How to Think Like Shakespeare: The Positive Value of Negative Capability

How can a uniquely Shakespearean habit of mind can be applied to our own lives in order to help us think more creatively?

What does it mean to think like Shakespeare? The poet and playwright was much more than just a clever wordsmith. Shakespeare has long been admired for his deeply sympathetic identification with all things human. The psychological portraits Shakespeare painted, with a masterful touch of disinterestedness, embraced amazingly disparate aspects of life. It was as if he had met every single person in the world, it has been said. 


This is a topic that has been explored in some depth here on Big Think. Today, in honor of Shakespeare's birth and death on April 23, we are revisiting the idea of how this uniquely Shakespearean habit of mind can be applied to our own lives. 

'Negative Capability'

John Keat's letters, according to T.S. Elliot, were "the most notable and the most important ever written by any English poet." The letters represent a uniquely intimate record of Keats's creative development, indeed his worldview. In one of these letters we are introduced to the concept of 'negative capability,' which is a term Keats invented to contrast his contemporaries with the sensibilities of the Elizabethans, most notably Shakespeare. Keats writes:

"What quality went to form a Man of Achievement especially in Literature & which Shakespeare possessed so enormously—I mean  Negative Capability, that is when man is capable of being in uncertainties, Mysteries, doubts, without any irritable reaching after fact & reason—Coleridge, for instance, would let go by a fine isolated verisimilitude caught from the Penetralium of mystery, from being incapable of remaining content with half knowledge."

Throughout the years, many critics have taken a hack at distilling this concept. Here is the critic Li Ou, from his book Keats and Negative Capability, observing that the key elements of negative capability include

imaginativeness, experiential and artistic intensity, submission of the self, sympathetic identification, the dramatic quality of a poet, disinterestedness, a neutral intellect tolerating diversity and contradiction, and a tragic vision of human experience, all of which are intricately related to one another.

Ou argues that negative capability "reveals a prominent non-Egotistical tradition in English poetry," one that can be traced back to Shakespeare and which finds its expression as well in Modernist poetry. And yet, this concept has deeper philosophical ramifications. Here is the Irish poet Aubrey Thomas de Verey's take:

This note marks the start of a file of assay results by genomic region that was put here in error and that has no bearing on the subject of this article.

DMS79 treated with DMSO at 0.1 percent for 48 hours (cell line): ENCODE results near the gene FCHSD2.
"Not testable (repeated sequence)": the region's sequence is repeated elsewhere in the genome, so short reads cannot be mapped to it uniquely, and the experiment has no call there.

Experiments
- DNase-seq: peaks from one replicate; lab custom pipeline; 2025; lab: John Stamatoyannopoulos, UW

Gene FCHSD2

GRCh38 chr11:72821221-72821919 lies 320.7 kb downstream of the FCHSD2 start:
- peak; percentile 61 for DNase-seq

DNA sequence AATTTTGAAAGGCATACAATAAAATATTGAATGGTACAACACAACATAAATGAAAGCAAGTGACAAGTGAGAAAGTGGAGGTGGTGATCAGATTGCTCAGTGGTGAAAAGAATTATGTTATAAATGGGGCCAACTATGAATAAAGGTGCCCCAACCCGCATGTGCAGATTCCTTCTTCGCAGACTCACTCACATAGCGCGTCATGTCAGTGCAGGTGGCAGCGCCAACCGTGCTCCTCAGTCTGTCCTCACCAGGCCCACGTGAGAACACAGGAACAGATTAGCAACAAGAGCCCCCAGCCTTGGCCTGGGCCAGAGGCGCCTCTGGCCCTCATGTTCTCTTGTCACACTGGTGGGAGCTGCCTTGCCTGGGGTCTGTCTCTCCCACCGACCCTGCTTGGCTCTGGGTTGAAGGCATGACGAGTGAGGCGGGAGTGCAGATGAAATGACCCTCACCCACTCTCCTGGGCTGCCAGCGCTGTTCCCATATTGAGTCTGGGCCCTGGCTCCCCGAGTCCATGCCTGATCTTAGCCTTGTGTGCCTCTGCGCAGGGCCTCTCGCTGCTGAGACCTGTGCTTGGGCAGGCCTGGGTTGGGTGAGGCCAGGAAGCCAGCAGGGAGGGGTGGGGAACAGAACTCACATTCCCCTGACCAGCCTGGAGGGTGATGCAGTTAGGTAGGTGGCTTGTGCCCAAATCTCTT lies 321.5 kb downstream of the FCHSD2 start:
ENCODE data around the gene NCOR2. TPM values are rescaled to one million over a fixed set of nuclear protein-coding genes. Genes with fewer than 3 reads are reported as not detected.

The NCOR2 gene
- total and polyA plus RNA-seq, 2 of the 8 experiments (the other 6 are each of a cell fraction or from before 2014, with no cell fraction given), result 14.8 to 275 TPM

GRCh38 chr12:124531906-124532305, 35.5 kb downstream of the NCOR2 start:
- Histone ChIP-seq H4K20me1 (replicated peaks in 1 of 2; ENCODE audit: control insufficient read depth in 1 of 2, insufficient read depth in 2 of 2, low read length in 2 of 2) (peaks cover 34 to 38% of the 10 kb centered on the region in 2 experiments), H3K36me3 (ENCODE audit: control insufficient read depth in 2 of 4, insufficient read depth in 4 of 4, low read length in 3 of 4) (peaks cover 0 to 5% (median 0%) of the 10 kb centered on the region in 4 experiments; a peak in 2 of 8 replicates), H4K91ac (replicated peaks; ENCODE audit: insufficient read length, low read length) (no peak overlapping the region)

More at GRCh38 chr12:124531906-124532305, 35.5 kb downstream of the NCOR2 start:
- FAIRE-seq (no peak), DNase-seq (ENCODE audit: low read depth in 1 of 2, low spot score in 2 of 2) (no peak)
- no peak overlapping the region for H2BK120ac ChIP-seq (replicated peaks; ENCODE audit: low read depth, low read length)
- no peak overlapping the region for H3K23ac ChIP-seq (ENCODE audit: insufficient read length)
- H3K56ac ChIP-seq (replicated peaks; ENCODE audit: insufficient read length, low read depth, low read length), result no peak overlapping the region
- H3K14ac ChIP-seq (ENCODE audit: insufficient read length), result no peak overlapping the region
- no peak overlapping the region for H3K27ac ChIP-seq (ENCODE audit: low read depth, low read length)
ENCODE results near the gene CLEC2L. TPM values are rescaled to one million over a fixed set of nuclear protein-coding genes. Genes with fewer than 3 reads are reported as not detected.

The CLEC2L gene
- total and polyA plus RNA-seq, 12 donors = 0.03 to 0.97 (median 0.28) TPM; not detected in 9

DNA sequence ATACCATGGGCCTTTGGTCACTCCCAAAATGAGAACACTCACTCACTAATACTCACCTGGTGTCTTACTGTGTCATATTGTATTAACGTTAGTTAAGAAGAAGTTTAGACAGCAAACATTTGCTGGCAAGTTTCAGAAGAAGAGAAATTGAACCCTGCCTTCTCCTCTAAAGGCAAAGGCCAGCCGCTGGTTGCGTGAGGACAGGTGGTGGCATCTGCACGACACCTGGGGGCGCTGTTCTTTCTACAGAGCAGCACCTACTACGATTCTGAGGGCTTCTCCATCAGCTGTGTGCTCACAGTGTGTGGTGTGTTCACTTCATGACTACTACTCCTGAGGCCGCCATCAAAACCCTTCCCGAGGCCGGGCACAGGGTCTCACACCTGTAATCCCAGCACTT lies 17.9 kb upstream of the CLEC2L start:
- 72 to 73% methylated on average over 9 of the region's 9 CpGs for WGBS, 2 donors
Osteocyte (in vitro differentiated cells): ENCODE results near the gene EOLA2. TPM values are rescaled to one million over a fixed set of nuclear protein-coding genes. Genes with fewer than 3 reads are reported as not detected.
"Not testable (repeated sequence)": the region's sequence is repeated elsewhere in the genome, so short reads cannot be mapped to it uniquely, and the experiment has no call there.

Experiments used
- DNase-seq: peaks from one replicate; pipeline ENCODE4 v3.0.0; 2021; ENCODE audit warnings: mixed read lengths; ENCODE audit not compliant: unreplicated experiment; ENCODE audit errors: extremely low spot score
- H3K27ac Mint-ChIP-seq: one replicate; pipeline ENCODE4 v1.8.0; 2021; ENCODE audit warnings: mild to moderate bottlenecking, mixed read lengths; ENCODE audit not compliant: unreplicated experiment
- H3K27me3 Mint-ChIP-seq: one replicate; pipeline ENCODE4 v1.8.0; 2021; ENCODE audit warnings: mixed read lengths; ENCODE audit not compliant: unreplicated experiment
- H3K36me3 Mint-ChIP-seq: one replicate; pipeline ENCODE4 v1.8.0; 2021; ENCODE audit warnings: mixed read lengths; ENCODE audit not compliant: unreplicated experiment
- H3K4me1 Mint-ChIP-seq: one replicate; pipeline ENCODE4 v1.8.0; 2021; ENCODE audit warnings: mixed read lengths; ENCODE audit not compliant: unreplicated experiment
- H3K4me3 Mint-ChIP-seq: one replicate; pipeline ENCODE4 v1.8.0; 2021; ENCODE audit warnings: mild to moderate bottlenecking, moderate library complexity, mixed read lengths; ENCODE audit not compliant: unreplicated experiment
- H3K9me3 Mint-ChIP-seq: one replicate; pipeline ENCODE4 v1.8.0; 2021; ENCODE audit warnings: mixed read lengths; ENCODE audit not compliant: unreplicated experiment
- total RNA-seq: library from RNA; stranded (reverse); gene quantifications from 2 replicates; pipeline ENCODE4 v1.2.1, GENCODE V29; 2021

the doubt of one who would rather walk in mystery than in false lights, who awaits that he may win, and who prefers the broken fragments of truth to the imposing completeness of a delusion.

Negative capability is a poetic state of mind, but it also gives us insights into the nature of scientific inquiry (the "irritable reaching after fact & reason" notwithstanding). So can we cultivate our own negative capability?

This concept has been appropriated for use in different contexts, such as the social theory of Roberto Unger. Unger argues that negative capability can be used to empower ourselves over social divisions. Stanley Fish argues against that idea. The concept has also been applied to psychology by Wilfred Bion and to organizational management by Robert French

What these appropriations of the concept all have in common is the question of how we might improve our creative thinking. I happily stumbled upon a perspective on the subject by Beth Rushing, a Dean at St. Mary's College of Maryland, who wrote the following "Advice to Freshman" in 2011. Rushing sees negative capability as the essence of a liberal arts education. It is about asking questions. It is about keeping an open mind to problem-solving. It is about developing empathy. Rushing writes:

John Keats, writing poetry in the early 19th century, and Barbara McClintock, studying corn genetics in the early 20th century, and Roberto Unger, writing theory and engaging in politics in the early 21st century, have this in common: they found hope, and truth, and beauty in the practice of negative capability, in listening patiently, having a certain level of comfort with uncertainty, and in recognizing that what appears to be given, is not necessarily so.

So what are some steps that can be taken to put this concept into practice? Among his contemporaries, John Keats stands alone in that he left an intimate record of his thoughts in the form of letters, private contemplations that he shared with his brothers. And in that sense, perhaps no one knew how to think like Shakespeare quite like Keats, who used his letters to "project himself into different roles" and embrace creative uncertainty, as the scholar John Mee argued in his introduction to Keats's Selected Letters.

Mee also senses that the desire to inhabit other identities and other roles has an element of insecurity, perhaps neurosis, which also may be a key ingredient to creativity: